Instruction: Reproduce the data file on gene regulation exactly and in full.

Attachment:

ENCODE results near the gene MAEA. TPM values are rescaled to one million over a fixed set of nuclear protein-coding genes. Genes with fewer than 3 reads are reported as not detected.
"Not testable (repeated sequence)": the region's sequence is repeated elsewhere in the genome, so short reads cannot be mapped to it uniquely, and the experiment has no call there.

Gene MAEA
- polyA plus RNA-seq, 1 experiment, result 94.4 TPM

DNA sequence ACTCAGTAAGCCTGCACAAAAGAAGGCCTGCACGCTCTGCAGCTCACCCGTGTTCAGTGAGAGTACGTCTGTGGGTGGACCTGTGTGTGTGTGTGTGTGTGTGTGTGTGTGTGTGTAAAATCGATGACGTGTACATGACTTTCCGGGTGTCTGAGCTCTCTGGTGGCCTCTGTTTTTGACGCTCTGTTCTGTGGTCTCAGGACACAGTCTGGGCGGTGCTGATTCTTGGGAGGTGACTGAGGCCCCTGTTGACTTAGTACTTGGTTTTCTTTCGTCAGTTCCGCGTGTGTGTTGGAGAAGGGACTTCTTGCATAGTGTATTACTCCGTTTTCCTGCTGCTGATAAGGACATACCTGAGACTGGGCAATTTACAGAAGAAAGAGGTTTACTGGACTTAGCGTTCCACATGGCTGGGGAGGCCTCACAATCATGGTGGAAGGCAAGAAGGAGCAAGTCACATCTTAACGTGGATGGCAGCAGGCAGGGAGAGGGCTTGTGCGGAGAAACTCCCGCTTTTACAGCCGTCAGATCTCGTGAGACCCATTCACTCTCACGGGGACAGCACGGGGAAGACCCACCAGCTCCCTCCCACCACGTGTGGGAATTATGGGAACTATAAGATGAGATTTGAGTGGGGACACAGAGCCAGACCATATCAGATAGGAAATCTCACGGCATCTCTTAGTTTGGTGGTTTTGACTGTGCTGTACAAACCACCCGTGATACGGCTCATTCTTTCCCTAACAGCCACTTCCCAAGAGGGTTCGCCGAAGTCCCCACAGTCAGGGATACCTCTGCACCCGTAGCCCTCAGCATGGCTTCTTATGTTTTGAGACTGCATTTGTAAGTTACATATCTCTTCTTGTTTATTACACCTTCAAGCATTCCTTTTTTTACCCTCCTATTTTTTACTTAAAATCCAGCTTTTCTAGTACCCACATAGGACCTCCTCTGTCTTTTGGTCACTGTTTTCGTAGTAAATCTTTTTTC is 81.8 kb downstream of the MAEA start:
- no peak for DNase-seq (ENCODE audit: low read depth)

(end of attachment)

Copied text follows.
ENCODE results near the gene MAEA. TPM values are rescaled to one million over a fixed set of nuclear protein-coding genes. Genes with fewer than 3 reads are reported as not detected.
"Not testable (repeated sequence)": the region's sequence is repeated elsewhere in the genome, so short reads cannot be mapped to it uniquely, and the experiment has no call there.

Gene MAEA
- polyA plus RNA-seq, 1 experiment, result 94.4 TPM

DNA sequence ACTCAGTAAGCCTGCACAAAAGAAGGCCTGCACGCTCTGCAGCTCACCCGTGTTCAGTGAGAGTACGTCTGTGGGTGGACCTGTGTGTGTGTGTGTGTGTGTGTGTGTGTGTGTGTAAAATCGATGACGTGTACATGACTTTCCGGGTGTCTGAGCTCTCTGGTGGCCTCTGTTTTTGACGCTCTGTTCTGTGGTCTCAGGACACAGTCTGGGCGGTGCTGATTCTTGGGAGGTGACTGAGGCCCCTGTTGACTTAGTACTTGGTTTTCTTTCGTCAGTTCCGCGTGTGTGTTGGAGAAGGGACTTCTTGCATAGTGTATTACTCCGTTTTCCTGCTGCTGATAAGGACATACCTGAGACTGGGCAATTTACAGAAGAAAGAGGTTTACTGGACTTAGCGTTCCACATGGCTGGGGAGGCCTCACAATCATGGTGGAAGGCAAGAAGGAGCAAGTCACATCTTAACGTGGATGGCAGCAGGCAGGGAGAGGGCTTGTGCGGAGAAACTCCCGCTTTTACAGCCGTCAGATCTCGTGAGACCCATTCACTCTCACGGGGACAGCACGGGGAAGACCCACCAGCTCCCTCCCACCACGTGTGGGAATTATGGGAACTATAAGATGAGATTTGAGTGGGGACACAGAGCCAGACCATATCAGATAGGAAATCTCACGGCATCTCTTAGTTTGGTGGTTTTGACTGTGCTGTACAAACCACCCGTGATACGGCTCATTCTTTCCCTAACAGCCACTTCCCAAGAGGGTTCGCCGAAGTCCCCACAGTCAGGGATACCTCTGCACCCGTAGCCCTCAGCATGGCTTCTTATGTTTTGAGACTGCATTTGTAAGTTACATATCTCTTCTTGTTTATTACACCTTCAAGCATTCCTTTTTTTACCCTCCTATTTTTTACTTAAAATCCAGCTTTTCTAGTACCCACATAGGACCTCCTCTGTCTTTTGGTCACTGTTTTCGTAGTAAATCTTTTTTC is 81.8 kb downstream of the MAEA start:
- no peak for DNase-seq (ENCODE audit: low read depth)